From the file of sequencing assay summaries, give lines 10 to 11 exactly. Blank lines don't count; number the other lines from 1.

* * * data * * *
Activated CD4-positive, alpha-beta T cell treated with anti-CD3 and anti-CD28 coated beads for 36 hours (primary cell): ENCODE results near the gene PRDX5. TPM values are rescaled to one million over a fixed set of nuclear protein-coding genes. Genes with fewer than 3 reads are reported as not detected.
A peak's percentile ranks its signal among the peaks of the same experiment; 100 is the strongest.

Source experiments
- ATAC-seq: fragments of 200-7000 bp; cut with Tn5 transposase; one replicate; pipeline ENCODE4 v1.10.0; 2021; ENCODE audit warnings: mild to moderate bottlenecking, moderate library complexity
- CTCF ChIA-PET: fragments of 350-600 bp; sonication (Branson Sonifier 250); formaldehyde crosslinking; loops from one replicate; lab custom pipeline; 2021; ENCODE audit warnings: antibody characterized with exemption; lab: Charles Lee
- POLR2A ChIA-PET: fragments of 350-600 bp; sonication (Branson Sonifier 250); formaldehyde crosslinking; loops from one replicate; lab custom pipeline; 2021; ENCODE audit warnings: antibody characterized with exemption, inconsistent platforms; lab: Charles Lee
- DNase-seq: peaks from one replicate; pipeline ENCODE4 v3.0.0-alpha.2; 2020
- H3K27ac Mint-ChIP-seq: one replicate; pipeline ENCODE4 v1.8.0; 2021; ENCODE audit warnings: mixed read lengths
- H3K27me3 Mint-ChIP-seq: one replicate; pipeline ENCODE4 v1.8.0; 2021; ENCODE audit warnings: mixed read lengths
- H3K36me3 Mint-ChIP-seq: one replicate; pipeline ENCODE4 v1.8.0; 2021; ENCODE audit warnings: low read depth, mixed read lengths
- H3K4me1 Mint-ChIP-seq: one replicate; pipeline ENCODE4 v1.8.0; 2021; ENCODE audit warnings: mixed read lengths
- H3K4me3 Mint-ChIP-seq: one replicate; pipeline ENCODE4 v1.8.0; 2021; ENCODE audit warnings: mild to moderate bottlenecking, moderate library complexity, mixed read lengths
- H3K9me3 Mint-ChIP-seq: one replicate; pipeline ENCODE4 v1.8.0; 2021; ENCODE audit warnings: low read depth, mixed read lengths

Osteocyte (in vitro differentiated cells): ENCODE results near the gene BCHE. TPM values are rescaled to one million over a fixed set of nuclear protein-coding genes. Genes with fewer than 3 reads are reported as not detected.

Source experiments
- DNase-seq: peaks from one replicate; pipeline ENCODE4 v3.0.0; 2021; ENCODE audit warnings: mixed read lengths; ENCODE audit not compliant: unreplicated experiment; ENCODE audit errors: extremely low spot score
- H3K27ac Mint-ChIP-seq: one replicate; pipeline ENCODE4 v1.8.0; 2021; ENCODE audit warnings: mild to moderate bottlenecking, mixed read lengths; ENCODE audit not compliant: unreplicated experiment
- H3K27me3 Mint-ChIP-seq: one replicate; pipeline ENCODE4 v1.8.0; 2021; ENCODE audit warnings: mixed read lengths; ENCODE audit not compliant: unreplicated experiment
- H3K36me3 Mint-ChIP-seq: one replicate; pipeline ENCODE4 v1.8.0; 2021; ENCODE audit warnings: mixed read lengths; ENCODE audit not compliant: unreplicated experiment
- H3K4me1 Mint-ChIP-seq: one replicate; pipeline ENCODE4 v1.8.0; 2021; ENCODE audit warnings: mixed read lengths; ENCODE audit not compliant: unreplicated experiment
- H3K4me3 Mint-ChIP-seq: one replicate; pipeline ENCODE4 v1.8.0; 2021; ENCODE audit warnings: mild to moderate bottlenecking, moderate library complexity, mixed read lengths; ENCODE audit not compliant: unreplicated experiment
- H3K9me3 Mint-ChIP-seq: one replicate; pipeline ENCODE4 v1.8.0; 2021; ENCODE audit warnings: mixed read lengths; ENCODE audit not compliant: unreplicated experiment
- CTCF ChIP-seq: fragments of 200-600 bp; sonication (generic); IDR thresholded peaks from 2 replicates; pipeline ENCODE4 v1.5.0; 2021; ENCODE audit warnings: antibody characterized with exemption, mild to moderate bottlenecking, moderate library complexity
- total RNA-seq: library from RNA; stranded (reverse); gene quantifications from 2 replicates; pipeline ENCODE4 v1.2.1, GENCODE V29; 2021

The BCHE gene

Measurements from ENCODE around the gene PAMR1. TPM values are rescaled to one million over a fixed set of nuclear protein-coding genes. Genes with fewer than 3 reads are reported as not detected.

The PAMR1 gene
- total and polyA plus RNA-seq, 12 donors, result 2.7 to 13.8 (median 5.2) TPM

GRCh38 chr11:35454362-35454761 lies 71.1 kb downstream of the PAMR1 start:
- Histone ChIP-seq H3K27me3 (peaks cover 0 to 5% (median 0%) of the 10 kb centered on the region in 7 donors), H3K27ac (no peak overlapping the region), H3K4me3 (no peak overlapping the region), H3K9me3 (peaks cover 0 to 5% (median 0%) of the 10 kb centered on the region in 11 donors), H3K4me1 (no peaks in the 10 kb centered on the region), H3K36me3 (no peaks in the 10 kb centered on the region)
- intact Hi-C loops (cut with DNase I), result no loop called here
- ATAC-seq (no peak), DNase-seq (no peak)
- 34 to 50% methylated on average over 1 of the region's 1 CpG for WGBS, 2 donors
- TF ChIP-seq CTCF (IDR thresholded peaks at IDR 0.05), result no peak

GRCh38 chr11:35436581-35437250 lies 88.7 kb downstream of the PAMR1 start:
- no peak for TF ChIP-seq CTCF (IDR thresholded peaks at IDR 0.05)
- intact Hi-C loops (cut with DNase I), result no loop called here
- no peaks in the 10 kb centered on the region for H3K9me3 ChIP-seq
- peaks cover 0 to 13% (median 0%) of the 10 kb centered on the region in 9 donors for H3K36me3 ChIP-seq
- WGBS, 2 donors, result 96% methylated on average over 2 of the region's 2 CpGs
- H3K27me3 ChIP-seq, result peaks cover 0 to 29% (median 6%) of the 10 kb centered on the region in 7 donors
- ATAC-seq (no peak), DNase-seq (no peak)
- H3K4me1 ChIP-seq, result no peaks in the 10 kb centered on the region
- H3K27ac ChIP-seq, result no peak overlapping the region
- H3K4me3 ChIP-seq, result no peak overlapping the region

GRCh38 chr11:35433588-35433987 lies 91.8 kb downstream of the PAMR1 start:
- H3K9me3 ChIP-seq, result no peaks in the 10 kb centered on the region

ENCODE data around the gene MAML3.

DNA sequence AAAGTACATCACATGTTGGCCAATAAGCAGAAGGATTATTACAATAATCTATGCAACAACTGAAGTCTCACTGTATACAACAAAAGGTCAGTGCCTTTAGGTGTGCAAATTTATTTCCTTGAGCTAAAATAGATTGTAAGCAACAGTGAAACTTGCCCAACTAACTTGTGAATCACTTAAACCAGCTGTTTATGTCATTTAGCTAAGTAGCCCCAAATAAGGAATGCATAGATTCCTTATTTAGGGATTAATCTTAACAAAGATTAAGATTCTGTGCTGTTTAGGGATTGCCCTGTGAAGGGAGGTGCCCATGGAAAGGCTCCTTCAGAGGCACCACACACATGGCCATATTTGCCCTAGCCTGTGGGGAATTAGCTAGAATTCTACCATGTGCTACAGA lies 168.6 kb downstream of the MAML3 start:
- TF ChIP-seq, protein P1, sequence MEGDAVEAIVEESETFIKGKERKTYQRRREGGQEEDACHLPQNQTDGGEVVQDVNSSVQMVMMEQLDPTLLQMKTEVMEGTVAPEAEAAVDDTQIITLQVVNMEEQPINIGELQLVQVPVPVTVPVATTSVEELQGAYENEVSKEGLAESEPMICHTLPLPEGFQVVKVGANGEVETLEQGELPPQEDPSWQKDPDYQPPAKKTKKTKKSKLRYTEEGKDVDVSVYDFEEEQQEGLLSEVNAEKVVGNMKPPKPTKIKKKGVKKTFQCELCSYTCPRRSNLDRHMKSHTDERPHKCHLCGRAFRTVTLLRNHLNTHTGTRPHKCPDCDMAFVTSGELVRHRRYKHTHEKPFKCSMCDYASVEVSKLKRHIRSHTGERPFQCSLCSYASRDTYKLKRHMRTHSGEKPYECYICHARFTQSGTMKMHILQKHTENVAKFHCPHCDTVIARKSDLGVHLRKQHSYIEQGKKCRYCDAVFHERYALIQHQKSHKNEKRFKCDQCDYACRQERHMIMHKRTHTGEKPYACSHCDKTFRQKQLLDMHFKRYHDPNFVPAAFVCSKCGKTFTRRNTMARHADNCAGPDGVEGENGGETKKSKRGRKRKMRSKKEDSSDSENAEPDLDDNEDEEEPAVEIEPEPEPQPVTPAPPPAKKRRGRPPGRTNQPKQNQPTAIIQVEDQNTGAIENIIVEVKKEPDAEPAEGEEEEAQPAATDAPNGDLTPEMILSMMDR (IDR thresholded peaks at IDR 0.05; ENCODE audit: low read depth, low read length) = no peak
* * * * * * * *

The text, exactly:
- H3K36me3 Mint-ChIP-seq: one replicate; pipeline ENCODE4 v1.8.0; 2021; ENCODE audit warnings: low read depth, mixed read lengths
- H3K4me1 Mint-ChIP-seq: one replicate; pipeline ENCODE4 v1.8.0; 2021; ENCODE audit warnings: mixed read lengths